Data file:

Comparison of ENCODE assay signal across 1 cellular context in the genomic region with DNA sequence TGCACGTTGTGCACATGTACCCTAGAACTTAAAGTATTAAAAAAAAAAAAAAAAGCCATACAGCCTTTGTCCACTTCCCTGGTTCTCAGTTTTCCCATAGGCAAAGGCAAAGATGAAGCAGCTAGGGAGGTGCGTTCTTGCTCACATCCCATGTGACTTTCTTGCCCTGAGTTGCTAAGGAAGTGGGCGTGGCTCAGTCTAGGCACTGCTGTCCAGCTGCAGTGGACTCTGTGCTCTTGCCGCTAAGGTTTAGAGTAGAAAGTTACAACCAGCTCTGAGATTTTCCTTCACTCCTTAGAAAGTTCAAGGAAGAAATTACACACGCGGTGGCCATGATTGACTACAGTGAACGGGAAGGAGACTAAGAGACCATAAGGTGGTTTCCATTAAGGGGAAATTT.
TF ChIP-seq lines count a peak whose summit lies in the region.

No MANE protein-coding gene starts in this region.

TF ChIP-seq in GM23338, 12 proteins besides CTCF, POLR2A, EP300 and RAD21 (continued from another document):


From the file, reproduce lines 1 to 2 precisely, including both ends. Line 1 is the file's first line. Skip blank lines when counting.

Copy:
Comparison of ENCODE assay signal across 1 cellular context in the genomic region with DNA sequence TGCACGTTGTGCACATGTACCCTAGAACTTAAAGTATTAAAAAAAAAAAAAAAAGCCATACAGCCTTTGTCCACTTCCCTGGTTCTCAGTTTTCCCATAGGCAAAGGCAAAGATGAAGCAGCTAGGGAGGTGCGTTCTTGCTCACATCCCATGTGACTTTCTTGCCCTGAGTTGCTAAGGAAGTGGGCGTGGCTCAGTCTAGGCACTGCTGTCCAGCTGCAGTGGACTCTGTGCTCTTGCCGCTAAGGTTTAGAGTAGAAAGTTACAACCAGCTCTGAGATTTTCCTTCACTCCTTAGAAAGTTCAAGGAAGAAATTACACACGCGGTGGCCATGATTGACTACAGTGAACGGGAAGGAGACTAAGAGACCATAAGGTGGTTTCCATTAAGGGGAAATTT.
TF ChIP-seq lines count a peak whose summit lies in the region.